When you have excellent-quality, cured compost, and you’re not working with light-stressed little seedlings (the most disease-prone of all green beings), it’s fine to go ahead and mix up a 50:50 mixture of compost and good soil, and try it out. Or use more compost and less soil. My garden waste compost often contains quite a bit of soil already, mostly from the roots of pulled plants, so I often go with three parts compost to one part soil when potting plants that are ready for a rich, outdoorsy mix that gives them a nice taste of their future.

Now for the risks. The bioactive nature of compost makes it an ideal primary food source for your garden’s soil food web, but teeming colonies of random fungi and bacteria are the last thing you want in containers. Many of the microbes in compost specialize in breaking down dead plant matter, but if they are deprived of food they often find ways to invade live plant tissues. Good examples are the cadre of fungi that cause seedlings to rot off at the soil’s surface, called “damping off.” These fungi are usually present in compost, but when forced to compete with other microorganisms in open soil, they stick to a dead-plant diet. But when let loose in a flat of tomatoes, with little or no appropriate food or competition, they will go after tender new roots and stems rather than starve.

Numerous studies have shown that pasteurization, which involves heating compost or soil to 160 degrees for an hour, or 180 degrees for 30 minutes, kills a high percentage of all fungi and bacteria (the good and the bad), while preserving the biological integrity of the material — and its ability to suppress other diseases. Pasteurization kills persistent insects such as fungus gnats, too, along with all but a few heat-resistant weed seeds. The temperature must not go above 190 degrees, which can result in the formation of compounds that hinder plant growth.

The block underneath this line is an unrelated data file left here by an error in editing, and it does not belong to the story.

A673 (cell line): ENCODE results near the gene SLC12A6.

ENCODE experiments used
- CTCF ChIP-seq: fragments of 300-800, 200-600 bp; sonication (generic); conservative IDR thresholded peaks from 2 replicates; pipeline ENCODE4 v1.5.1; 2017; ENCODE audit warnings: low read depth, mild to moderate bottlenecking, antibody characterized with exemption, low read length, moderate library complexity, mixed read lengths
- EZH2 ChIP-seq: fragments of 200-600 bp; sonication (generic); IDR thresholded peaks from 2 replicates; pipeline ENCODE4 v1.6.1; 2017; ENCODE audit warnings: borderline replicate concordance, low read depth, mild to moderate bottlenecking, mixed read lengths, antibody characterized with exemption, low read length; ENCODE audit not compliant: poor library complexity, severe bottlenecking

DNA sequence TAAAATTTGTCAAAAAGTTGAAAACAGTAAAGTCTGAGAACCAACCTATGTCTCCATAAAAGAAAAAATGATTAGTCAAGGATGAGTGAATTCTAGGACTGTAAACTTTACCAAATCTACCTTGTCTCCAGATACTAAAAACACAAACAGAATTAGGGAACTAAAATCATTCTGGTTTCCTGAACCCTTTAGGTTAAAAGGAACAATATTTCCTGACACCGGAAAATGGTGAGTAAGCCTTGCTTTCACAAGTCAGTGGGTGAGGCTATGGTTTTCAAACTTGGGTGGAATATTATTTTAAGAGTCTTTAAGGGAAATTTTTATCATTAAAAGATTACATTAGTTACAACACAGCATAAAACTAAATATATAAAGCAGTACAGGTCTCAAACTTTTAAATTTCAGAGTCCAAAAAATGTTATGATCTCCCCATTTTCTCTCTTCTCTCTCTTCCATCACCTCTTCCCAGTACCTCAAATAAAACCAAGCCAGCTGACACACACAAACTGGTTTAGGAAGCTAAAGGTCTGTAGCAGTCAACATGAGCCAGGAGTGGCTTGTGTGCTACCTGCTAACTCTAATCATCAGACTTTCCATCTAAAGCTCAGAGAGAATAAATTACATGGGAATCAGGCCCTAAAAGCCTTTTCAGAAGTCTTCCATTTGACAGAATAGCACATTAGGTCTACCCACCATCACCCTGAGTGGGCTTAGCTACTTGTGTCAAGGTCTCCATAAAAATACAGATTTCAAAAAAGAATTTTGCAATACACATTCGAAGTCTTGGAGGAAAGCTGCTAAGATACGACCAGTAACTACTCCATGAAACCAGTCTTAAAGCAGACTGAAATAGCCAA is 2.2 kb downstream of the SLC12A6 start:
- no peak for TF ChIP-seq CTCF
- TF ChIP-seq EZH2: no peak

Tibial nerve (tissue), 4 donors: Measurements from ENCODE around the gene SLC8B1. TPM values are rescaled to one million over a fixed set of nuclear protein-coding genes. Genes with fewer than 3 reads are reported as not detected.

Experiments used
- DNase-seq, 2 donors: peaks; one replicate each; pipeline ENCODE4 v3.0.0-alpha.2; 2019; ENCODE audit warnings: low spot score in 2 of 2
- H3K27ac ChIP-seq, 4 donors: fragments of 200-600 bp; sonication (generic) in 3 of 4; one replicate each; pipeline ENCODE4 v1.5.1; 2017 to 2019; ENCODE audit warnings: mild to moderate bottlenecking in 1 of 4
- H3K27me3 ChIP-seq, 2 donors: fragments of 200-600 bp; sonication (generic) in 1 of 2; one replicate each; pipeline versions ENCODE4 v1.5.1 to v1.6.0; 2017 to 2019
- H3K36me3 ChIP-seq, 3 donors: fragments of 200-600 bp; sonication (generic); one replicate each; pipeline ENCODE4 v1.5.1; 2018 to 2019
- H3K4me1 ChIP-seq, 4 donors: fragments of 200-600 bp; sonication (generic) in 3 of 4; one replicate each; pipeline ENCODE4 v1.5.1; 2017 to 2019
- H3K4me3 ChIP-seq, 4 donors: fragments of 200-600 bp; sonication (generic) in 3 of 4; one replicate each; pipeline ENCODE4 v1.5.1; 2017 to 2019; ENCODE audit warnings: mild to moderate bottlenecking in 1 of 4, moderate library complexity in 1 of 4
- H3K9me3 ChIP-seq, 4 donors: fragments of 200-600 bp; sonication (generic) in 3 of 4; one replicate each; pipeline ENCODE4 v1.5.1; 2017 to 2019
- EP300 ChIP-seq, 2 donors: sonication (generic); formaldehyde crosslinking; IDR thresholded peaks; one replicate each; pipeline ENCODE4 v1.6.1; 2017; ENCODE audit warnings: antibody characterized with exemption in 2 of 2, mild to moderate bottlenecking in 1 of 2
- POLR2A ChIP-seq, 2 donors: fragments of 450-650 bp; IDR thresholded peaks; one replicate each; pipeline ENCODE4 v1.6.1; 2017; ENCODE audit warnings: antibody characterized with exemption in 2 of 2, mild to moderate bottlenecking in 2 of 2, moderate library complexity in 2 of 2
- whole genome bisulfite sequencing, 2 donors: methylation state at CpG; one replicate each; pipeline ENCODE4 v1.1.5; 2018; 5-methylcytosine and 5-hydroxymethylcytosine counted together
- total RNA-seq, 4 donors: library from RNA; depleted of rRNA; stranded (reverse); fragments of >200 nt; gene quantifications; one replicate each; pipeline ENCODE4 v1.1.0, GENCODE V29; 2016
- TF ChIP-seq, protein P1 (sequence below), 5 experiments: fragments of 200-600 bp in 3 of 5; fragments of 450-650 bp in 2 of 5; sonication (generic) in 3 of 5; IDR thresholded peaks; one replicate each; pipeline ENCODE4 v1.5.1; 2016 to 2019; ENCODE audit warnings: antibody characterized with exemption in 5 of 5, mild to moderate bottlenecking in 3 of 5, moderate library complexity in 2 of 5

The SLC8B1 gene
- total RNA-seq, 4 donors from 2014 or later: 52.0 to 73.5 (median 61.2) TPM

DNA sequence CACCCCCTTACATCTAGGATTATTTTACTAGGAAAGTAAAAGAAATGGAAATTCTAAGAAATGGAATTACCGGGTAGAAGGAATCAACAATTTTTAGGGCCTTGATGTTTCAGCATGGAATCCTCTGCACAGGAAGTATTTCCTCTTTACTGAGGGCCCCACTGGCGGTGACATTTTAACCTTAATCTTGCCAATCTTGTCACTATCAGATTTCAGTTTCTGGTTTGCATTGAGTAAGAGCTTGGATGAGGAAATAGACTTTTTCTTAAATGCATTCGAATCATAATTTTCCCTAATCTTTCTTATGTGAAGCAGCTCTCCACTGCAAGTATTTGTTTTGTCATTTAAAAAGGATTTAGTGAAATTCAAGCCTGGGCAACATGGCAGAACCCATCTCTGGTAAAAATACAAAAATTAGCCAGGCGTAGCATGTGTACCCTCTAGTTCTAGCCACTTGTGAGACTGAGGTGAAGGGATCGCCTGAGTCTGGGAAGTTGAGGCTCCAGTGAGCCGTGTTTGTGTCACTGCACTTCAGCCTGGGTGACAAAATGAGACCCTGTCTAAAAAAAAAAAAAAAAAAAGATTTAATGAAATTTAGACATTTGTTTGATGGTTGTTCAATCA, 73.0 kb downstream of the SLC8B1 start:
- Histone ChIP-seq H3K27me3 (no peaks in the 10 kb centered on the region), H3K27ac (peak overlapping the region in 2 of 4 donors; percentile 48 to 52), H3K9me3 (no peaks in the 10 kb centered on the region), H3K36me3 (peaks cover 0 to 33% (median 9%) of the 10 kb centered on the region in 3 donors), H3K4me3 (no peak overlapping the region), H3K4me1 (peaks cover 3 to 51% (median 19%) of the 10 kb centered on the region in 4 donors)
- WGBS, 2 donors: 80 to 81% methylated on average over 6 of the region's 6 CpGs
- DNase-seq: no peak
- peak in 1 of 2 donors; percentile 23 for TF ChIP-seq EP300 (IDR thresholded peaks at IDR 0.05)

source: http://www.motherearthnews.com/Organic-Gardening/How-To-Make-Your-Own-Potting-Soil.aspx?page=2



sMACk
 

pcduck

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nice smack, but a good compost pile will heat itself up to those temps or nearly will. The problems arrives with the smaller compost piles and growers not putting enough high N greens in to heat their pile up.

Stir and dig from the center:)
 

sMACkaddict

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thanks pcduck! But I'm basically readin this stuff as I'm pastin it over... haha I mean I looked this up the other day for myself and remembered it.. I'm sure I'll have more to say once I get my vury own compost up 'n cookin...

I'm just mad that I don't know more about composting and soil and gardening. I mean its what we eat, its really what we are! Its crazy, they should be teachin this shizz in school! haha they might have for all I know! :stoned:


sMACk
 

pcduck

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Yeah once you get into organics you begin to realize it is not just dirt and there is so much to learn. but it sure is fun learning :bong:
 
T

The Hemp Goddess

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pcduck said:
Yeah once you get into organics you begin to realize it is not just dirt and there is so much to learn. but it sure is fun learning :bong:

LOL--reminds me of Hodgins on "Bones". "There is no such thing as dirt."